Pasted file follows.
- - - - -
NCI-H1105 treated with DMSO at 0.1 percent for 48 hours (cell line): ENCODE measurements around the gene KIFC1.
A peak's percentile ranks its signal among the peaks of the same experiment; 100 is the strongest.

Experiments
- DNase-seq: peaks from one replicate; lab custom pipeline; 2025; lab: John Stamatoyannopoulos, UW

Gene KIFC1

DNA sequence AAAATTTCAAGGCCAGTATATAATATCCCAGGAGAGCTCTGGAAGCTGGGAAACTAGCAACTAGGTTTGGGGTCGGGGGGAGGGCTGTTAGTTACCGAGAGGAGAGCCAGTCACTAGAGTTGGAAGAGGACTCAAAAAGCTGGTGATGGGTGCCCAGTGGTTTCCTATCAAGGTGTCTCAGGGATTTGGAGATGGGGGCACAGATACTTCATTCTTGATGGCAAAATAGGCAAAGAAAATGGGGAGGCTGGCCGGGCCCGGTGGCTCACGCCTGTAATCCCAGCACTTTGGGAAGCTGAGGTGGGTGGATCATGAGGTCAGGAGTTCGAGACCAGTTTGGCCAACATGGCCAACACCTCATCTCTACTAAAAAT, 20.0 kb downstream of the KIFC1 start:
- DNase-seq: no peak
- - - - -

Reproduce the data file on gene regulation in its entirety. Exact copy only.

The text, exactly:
NCI-H1105 treated with DMSO at 0.1 percent for 48 hours (cell line): ENCODE measurements around the gene KIFC1.
A peak's percentile ranks its signal among the peaks of the same experiment; 100 is the strongest.

Experiments
- DNase-seq: peaks from one replicate; lab custom pipeline; 2025; lab: John Stamatoyannopoulos, UW

Gene KIFC1

DNA sequence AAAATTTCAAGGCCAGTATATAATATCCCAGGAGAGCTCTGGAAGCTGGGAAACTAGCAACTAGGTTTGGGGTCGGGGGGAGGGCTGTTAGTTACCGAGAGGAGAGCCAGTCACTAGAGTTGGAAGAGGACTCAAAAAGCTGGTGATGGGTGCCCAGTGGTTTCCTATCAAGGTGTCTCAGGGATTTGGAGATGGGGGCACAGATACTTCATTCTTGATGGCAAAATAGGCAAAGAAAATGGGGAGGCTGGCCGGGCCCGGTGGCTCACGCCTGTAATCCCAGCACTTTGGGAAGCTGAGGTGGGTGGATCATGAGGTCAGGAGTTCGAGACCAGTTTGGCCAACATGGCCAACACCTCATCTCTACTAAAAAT, 20.0 kb downstream of the KIFC1 start:
- DNase-seq: no peak